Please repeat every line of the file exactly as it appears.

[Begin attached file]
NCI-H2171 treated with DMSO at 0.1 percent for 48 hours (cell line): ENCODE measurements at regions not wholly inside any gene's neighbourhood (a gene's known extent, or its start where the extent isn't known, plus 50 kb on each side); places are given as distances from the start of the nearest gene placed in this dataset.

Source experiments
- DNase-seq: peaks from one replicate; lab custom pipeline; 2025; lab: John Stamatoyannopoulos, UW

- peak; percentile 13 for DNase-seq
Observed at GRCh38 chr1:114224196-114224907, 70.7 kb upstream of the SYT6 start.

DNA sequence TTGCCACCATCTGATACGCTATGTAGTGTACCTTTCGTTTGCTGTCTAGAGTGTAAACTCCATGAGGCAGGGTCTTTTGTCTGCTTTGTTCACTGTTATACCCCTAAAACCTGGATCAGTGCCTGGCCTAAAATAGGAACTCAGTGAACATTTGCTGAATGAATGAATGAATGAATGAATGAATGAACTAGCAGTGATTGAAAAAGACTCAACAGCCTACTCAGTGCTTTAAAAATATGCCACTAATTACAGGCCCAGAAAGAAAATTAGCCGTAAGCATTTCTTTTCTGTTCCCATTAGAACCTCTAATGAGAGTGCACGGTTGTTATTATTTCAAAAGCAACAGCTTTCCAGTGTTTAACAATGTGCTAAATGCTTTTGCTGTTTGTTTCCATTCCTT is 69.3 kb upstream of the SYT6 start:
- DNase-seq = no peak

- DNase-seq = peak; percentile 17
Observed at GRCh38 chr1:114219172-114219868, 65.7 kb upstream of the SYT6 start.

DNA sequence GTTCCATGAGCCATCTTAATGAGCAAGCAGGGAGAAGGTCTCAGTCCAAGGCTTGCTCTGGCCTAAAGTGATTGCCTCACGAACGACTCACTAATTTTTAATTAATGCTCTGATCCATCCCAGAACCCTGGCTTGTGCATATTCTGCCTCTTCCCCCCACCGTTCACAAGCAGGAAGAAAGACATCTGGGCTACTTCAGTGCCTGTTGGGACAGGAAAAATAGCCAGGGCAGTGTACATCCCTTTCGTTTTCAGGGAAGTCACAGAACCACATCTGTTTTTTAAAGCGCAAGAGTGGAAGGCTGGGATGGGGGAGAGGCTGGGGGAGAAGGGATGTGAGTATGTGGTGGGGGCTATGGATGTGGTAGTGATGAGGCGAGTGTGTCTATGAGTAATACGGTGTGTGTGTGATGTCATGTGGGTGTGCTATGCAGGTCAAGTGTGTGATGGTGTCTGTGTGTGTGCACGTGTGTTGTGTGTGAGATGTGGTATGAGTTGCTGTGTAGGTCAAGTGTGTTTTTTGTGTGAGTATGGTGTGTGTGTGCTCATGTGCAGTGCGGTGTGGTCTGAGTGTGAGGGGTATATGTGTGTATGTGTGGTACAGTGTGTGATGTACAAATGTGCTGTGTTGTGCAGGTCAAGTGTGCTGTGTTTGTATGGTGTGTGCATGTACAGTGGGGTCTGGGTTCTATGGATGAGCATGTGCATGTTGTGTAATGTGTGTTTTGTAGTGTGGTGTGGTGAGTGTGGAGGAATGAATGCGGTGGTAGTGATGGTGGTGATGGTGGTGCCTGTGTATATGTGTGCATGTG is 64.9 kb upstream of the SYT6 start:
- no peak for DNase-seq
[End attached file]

NCI-H2171 treated with DMSO at 0.1 percent for 48 hours (cell line): ENCODE measurements at regions not wholly inside any gene's neighbourhood (a gene's known extent, or its start where the extent isn't known, plus 50 kb on each side); places are given as distances from the start of the nearest gene placed in this dataset.

Source experiments
- DNase-seq: peaks from one replicate; lab custom pipeline; 2025; lab: John Stamatoyannopoulos, UW

- peak; percentile 13 for DNase-seq
Observed at GRCh38 chr1:114224196-114224907, 70.7 kb upstream of the SYT6 start.

DNA sequence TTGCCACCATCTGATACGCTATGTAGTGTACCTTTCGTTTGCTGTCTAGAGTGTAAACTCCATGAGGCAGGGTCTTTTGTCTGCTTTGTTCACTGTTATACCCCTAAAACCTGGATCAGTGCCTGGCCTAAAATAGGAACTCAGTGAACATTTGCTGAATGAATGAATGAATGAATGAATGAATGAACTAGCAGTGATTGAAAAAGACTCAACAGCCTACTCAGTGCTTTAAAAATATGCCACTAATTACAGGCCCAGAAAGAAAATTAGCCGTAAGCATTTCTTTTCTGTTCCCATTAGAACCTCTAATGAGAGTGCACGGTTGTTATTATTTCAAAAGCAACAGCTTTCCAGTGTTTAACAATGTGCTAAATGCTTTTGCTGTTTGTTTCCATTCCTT is 69.3 kb upstream of the SYT6 start:
- DNase-seq = no peak

- DNase-seq = peak; percentile 17
Observed at GRCh38 chr1:114219172-114219868, 65.7 kb upstream of the SYT6 start.

DNA sequence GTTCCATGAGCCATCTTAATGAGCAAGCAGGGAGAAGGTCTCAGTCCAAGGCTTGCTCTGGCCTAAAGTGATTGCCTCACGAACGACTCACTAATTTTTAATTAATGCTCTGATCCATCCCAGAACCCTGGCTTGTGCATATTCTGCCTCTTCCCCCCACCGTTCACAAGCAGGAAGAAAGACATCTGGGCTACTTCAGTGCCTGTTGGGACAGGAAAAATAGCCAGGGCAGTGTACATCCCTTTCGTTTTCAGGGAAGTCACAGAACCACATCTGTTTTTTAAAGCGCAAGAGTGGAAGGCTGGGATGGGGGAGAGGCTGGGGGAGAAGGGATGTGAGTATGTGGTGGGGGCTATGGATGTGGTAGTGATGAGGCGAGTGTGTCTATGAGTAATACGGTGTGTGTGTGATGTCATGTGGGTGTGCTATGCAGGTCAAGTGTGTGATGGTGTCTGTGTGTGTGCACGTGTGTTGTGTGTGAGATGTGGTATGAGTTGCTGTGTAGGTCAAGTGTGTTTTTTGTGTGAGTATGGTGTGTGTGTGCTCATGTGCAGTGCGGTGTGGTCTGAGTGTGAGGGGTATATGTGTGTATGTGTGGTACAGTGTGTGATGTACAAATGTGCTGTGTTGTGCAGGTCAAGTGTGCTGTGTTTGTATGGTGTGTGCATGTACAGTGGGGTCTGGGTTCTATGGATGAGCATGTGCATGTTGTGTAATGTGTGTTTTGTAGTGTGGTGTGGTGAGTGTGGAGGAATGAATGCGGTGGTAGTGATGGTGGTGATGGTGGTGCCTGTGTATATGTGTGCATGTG is 64.9 kb upstream of the SYT6 start:
- no peak for DNase-seq